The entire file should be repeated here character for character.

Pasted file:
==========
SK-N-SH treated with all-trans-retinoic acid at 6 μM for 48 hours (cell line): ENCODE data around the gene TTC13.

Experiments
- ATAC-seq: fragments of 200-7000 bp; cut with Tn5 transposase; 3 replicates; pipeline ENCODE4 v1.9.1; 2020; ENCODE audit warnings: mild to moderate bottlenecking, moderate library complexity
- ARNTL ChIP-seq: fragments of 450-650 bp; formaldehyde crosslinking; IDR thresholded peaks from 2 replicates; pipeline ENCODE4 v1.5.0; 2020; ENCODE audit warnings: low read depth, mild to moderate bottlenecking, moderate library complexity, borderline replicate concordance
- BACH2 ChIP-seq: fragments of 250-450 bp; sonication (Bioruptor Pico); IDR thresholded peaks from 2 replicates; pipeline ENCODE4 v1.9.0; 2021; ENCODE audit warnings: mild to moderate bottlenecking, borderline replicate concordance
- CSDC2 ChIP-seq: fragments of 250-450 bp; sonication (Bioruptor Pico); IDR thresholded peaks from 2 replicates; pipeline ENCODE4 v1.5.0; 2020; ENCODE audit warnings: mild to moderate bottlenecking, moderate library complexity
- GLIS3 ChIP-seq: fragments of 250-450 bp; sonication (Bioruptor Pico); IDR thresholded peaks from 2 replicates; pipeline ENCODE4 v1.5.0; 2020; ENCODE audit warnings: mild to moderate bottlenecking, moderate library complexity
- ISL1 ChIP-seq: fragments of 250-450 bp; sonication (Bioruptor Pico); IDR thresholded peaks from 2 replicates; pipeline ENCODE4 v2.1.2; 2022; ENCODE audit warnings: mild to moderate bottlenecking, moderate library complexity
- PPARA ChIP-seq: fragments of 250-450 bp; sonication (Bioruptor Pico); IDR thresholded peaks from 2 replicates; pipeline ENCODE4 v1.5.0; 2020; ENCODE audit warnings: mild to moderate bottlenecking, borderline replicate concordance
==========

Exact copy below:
SK-N-SH treated with all-trans-retinoic acid at 6 μM for 48 hours (cell line): ENCODE data around the gene TTC13.

Experiments
- ATAC-seq: fragments of 200-7000 bp; cut with Tn5 transposase; 3 replicates; pipeline ENCODE4 v1.9.1; 2020; ENCODE audit warnings: mild to moderate bottlenecking, moderate library complexity
- ARNTL ChIP-seq: fragments of 450-650 bp; formaldehyde crosslinking; IDR thresholded peaks from 2 replicates; pipeline ENCODE4 v1.5.0; 2020; ENCODE audit warnings: low read depth, mild to moderate bottlenecking, moderate library complexity, borderline replicate concordance
- BACH2 ChIP-seq: fragments of 250-450 bp; sonication (Bioruptor Pico); IDR thresholded peaks from 2 replicates; pipeline ENCODE4 v1.9.0; 2021; ENCODE audit warnings: mild to moderate bottlenecking, borderline replicate concordance
- CSDC2 ChIP-seq: fragments of 250-450 bp; sonication (Bioruptor Pico); IDR thresholded peaks from 2 replicates; pipeline ENCODE4 v1.5.0; 2020; ENCODE audit warnings: mild to moderate bottlenecking, moderate library complexity
- GLIS3 ChIP-seq: fragments of 250-450 bp; sonication (Bioruptor Pico); IDR thresholded peaks from 2 replicates; pipeline ENCODE4 v1.5.0; 2020; ENCODE audit warnings: mild to moderate bottlenecking, moderate library complexity
- ISL1 ChIP-seq: fragments of 250-450 bp; sonication (Bioruptor Pico); IDR thresholded peaks from 2 replicates; pipeline ENCODE4 v2.1.2; 2022; ENCODE audit warnings: mild to moderate bottlenecking, moderate library complexity
- PPARA ChIP-seq: fragments of 250-450 bp; sonication (Bioruptor Pico); IDR thresholded peaks from 2 replicates; pipeline ENCODE4 v1.5.0; 2020; ENCODE audit warnings: mild to moderate bottlenecking, borderline replicate concordance